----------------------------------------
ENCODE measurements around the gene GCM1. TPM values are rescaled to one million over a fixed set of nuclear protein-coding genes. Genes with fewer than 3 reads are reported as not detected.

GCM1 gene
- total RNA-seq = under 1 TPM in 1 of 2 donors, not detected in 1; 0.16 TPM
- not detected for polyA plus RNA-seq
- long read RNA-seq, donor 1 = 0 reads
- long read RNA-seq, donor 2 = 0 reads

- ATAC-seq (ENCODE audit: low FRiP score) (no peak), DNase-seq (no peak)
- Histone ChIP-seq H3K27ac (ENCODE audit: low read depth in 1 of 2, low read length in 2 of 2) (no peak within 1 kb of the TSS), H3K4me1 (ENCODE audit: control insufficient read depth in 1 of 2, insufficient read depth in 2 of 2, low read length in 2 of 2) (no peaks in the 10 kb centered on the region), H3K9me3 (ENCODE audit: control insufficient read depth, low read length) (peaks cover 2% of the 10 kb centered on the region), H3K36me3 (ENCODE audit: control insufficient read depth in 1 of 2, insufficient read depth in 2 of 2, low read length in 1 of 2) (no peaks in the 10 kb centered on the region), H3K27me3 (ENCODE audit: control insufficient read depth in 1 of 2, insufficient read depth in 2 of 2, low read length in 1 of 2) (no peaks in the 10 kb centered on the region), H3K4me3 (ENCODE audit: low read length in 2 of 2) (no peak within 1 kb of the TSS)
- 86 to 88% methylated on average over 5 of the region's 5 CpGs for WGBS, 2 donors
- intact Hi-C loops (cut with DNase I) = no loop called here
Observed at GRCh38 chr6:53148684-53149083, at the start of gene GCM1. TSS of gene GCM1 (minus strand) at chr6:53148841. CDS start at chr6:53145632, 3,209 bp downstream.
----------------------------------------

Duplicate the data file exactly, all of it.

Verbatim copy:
ENCODE measurements around the gene GCM1. TPM values are rescaled to one million over a fixed set of nuclear protein-coding genes. Genes with fewer than 3 reads are reported as not detected.

GCM1 gene
- total RNA-seq = under 1 TPM in 1 of 2 donors, not detected in 1; 0.16 TPM
- not detected for polyA plus RNA-seq
- long read RNA-seq, donor 1 = 0 reads
- long read RNA-seq, donor 2 = 0 reads

- ATAC-seq (ENCODE audit: low FRiP score) (no peak), DNase-seq (no peak)
- Histone ChIP-seq H3K27ac (ENCODE audit: low read depth in 1 of 2, low read length in 2 of 2) (no peak within 1 kb of the TSS), H3K4me1 (ENCODE audit: control insufficient read depth in 1 of 2, insufficient read depth in 2 of 2, low read length in 2 of 2) (no peaks in the 10 kb centered on the region), H3K9me3 (ENCODE audit: control insufficient read depth, low read length) (peaks cover 2% of the 10 kb centered on the region), H3K36me3 (ENCODE audit: control insufficient read depth in 1 of 2, insufficient read depth in 2 of 2, low read length in 1 of 2) (no peaks in the 10 kb centered on the region), H3K27me3 (ENCODE audit: control insufficient read depth in 1 of 2, insufficient read depth in 2 of 2, low read length in 1 of 2) (no peaks in the 10 kb centered on the region), H3K4me3 (ENCODE audit: low read length in 2 of 2) (no peak within 1 kb of the TSS)
- 86 to 88% methylated on average over 5 of the region's 5 CpGs for WGBS, 2 donors
- intact Hi-C loops (cut with DNase I) = no loop called here
Observed at GRCh38 chr6:53148684-53149083, at the start of gene GCM1. TSS of gene GCM1 (minus strand) at chr6:53148841. CDS start at chr6:53145632, 3,209 bp downstream.